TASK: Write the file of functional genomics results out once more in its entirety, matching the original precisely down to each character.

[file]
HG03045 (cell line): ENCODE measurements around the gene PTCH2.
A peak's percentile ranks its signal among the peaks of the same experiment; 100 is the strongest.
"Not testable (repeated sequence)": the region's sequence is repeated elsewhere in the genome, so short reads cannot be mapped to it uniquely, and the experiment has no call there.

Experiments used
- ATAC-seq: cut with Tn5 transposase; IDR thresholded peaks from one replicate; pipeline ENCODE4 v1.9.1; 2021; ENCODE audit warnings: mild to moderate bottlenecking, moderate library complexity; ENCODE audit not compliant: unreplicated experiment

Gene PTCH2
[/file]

HG03045 (cell line): ENCODE measurements around the gene PTCH2.
A peak's percentile ranks its signal among the peaks of the same experiment; 100 is the strongest.
"Not testable (repeated sequence)": the region's sequence is repeated elsewhere in the genome, so short reads cannot be mapped to it uniquely, and the experiment has no call there.

Experiments used
- ATAC-seq: cut with Tn5 transposase; IDR thresholded peaks from one replicate; pipeline ENCODE4 v1.9.1; 2021; ENCODE audit warnings: mild to moderate bottlenecking, moderate library complexity; ENCODE audit not compliant: unreplicated experiment

Gene PTCH2